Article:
Consider M*A*S*H, Robert Altman’s 1970 breakout film, in which we are introduced to the character Frank Burns (Robert Duvall) when the film’s main protagonist Hawkeye (Donald Sutherland) joins the unit and is shown by Capt. Forrest (Tom Skerritt) to the tent he’ll be sharing with Burns. The two men find Burns in the tent, teaching Ho-Jon (Kim Atwood), who works as a mess-boy on the grounds of this particular mobile Army hospital, to read English using the Bible. Burns is a Christian, and Hawkeye and Forrest regard the situation with a smirking cynicism, offering the boy a nudie magazine as a better way to learn the language than the Bible. On one level, fine, objecting to missionary conversion, which is the subtext here, makes sense and is a defensible moral stance. But Burns treats Ho-Jon very kindly in this scene. Whether or not a given audience member views the religious tradition in which he is engaging here as ultimately damaging (never mind the charitable aspects of missionary work), Burns himself appears to be a very nice and moral person. One may disagree with him, but perhaps one can respect his decency at the same time.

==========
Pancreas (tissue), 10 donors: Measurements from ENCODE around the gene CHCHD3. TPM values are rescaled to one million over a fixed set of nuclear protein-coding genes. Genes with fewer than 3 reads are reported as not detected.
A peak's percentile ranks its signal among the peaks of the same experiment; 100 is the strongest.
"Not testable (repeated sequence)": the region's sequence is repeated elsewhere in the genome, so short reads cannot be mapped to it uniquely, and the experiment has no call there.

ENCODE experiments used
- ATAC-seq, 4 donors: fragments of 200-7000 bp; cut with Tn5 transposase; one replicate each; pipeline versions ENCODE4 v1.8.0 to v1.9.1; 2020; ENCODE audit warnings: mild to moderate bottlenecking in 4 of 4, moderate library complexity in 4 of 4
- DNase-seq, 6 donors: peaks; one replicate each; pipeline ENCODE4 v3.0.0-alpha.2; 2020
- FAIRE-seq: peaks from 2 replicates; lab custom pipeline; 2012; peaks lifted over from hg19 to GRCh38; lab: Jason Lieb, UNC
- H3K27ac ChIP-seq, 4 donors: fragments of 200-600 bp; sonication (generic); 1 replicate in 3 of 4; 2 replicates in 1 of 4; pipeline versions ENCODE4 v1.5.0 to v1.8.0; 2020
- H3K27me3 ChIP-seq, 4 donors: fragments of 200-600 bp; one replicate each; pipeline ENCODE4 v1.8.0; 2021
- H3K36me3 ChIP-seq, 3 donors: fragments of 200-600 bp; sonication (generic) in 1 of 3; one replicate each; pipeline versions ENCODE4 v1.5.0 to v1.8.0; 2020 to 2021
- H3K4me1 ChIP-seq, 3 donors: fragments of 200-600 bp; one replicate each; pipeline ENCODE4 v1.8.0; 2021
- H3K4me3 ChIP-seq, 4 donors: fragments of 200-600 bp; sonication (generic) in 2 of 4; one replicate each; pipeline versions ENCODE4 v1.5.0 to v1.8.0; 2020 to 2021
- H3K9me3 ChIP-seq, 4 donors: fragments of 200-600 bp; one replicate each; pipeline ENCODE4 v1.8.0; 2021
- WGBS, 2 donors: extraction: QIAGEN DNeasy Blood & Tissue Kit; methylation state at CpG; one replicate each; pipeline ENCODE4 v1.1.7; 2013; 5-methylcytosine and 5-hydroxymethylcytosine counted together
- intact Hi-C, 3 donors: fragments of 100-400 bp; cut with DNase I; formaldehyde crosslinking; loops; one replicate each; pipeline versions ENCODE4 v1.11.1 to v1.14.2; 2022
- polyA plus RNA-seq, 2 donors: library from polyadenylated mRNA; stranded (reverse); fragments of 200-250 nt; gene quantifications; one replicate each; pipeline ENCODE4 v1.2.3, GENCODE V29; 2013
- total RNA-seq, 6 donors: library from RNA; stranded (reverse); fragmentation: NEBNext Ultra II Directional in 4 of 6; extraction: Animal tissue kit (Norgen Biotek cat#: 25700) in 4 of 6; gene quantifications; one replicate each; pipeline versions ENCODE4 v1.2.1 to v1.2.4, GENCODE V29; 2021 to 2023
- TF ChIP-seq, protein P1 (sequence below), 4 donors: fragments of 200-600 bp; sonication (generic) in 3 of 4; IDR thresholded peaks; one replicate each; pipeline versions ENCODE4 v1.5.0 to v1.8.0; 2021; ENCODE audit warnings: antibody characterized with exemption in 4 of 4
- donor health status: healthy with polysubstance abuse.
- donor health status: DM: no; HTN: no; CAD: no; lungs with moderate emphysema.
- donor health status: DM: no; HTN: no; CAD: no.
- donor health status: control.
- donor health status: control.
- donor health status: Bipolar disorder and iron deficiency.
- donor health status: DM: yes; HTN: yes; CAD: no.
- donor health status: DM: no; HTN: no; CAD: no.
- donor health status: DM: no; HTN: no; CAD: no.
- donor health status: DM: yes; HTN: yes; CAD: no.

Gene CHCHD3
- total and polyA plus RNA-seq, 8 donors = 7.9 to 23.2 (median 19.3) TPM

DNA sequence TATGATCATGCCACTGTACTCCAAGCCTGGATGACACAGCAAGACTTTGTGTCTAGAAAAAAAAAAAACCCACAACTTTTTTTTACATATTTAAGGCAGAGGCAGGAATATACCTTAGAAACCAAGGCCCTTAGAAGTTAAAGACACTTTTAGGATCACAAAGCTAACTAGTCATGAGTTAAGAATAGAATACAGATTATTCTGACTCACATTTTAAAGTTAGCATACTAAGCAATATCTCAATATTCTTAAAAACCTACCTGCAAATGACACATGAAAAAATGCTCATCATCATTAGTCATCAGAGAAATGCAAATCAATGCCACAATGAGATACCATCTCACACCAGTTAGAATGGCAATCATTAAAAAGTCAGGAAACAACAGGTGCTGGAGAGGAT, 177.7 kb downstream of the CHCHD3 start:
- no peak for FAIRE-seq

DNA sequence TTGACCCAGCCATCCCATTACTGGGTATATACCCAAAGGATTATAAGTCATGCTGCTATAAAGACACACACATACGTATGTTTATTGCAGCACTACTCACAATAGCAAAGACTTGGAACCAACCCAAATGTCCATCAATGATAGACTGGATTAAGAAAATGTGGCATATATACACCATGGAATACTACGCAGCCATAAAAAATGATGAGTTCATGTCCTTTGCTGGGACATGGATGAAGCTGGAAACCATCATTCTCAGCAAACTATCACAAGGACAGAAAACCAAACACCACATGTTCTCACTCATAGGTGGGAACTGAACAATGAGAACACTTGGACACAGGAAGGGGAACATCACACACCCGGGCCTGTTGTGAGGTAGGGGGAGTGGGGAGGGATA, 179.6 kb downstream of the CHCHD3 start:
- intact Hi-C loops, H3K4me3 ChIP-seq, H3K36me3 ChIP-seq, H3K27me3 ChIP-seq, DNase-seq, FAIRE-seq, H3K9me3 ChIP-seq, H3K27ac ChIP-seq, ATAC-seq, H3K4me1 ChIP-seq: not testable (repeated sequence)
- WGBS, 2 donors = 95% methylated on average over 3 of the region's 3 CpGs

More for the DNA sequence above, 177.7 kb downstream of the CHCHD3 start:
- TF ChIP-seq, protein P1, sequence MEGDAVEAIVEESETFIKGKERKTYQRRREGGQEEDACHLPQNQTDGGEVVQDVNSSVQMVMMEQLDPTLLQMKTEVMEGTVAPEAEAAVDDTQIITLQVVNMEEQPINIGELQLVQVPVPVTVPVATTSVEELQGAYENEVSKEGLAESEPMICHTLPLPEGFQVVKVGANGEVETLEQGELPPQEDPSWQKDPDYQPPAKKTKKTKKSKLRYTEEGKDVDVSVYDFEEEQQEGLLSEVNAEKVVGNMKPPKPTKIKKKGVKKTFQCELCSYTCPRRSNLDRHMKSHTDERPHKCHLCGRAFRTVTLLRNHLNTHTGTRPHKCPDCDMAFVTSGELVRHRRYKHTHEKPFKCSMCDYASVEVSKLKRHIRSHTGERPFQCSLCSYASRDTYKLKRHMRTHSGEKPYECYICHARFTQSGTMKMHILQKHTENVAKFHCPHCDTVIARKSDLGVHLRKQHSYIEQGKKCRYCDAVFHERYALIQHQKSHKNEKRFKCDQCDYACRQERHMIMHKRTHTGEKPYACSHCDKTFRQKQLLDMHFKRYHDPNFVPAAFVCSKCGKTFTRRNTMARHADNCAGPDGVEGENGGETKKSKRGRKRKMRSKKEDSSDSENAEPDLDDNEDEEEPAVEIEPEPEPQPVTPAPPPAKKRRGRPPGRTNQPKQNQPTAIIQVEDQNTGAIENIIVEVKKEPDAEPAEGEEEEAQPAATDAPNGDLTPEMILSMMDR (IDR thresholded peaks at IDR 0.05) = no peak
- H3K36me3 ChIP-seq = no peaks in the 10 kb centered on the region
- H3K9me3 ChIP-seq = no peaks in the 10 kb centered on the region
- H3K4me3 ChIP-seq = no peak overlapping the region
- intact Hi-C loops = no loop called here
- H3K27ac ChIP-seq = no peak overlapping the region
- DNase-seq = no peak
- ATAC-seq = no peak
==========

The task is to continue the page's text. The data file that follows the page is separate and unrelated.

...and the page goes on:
Or maybe not. Shortly after we’re introduced to Frank Burns, there’s another scene where he enters the same tent. Hawkeye and Forrest are already there, being served martinis by Ho-Jon. (One might say the two white men are both condescending to and exploiting the Korean boy, but never mind.) Soon after Burns arrives, Ho-Jon leaves. Hawkeye and Forrest offer Burns a martini, which he declines, saying he doesn’t drink. Hawkeye makes fun of him for that. Burns then kneels at his cot and begins praying. The whole time he does this, Forrest and Hawkeye mock him (“You ever encountered this syndrome before?” “Not with anyone over the age of eight years old”). Not because he’s doing anything wrong, but because he’s praying. Of course, it eventually turns out that Frank Burns is one of the film’s villains when he blames someone else for the death of a patient that he caused. No matter: we’re already supposed to hate him. His (eventual) villainy is merely confirmation of what his Christianity ostensibly communicated to us: he is bad, because our prejudices are correct.